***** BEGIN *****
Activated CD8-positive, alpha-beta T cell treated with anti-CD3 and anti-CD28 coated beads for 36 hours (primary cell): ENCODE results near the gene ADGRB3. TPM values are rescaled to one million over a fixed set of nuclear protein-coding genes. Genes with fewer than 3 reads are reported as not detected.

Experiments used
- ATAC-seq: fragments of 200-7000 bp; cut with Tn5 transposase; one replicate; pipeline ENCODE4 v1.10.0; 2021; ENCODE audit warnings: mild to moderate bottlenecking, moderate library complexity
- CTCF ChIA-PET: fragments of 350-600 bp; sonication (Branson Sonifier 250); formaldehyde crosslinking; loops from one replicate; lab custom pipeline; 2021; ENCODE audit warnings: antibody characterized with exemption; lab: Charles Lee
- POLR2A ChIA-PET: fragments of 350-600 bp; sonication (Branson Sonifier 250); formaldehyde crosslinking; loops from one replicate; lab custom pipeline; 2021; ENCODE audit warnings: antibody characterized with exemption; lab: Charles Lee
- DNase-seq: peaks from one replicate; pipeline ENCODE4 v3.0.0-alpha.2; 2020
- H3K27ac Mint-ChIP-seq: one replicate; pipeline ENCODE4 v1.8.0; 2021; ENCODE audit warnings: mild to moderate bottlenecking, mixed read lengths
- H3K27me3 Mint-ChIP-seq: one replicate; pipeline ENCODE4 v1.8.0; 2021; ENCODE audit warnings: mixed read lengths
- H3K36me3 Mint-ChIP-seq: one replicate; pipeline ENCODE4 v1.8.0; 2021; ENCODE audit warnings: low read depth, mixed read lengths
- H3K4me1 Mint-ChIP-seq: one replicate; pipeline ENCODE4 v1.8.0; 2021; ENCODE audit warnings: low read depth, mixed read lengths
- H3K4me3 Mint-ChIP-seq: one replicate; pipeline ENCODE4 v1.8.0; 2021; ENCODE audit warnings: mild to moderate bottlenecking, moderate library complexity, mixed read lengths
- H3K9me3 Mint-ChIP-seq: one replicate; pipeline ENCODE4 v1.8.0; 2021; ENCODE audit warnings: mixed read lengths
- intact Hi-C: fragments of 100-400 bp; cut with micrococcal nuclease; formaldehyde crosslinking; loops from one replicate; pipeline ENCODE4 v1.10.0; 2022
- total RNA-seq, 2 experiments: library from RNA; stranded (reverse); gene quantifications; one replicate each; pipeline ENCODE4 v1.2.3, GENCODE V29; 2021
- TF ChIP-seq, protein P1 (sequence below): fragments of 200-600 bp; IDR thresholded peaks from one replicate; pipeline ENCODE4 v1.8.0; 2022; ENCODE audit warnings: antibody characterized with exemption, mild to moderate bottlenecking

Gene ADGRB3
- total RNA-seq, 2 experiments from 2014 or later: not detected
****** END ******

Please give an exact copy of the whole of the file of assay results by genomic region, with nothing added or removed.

Activated CD8-positive, alpha-beta T cell treated with anti-CD3 and anti-CD28 coated beads for 36 hours (primary cell): ENCODE results near the gene ADGRB3. TPM values are rescaled to one million over a fixed set of nuclear protein-coding genes. Genes with fewer than 3 reads are reported as not detected.

Experiments used
- ATAC-seq: fragments of 200-7000 bp; cut with Tn5 transposase; one replicate; pipeline ENCODE4 v1.10.0; 2021; ENCODE audit warnings: mild to moderate bottlenecking, moderate library complexity
- CTCF ChIA-PET: fragments of 350-600 bp; sonication (Branson Sonifier 250); formaldehyde crosslinking; loops from one replicate; lab custom pipeline; 2021; ENCODE audit warnings: antibody characterized with exemption; lab: Charles Lee
- POLR2A ChIA-PET: fragments of 350-600 bp; sonication (Branson Sonifier 250); formaldehyde crosslinking; loops from one replicate; lab custom pipeline; 2021; ENCODE audit warnings: antibody characterized with exemption; lab: Charles Lee
- DNase-seq: peaks from one replicate; pipeline ENCODE4 v3.0.0-alpha.2; 2020
- H3K27ac Mint-ChIP-seq: one replicate; pipeline ENCODE4 v1.8.0; 2021; ENCODE audit warnings: mild to moderate bottlenecking, mixed read lengths
- H3K27me3 Mint-ChIP-seq: one replicate; pipeline ENCODE4 v1.8.0; 2021; ENCODE audit warnings: mixed read lengths
- H3K36me3 Mint-ChIP-seq: one replicate; pipeline ENCODE4 v1.8.0; 2021; ENCODE audit warnings: low read depth, mixed read lengths
- H3K4me1 Mint-ChIP-seq: one replicate; pipeline ENCODE4 v1.8.0; 2021; ENCODE audit warnings: low read depth, mixed read lengths
- H3K4me3 Mint-ChIP-seq: one replicate; pipeline ENCODE4 v1.8.0; 2021; ENCODE audit warnings: mild to moderate bottlenecking, moderate library complexity, mixed read lengths
- H3K9me3 Mint-ChIP-seq: one replicate; pipeline ENCODE4 v1.8.0; 2021; ENCODE audit warnings: mixed read lengths
- intact Hi-C: fragments of 100-400 bp; cut with micrococcal nuclease; formaldehyde crosslinking; loops from one replicate; pipeline ENCODE4 v1.10.0; 2022
- total RNA-seq, 2 experiments: library from RNA; stranded (reverse); gene quantifications; one replicate each; pipeline ENCODE4 v1.2.3, GENCODE V29; 2021
- TF ChIP-seq, protein P1 (sequence below): fragments of 200-600 bp; IDR thresholded peaks from one replicate; pipeline ENCODE4 v1.8.0; 2022; ENCODE audit warnings: antibody characterized with exemption, mild to moderate bottlenecking

Gene ADGRB3
- total RNA-seq, 2 experiments from 2014 or later: not detected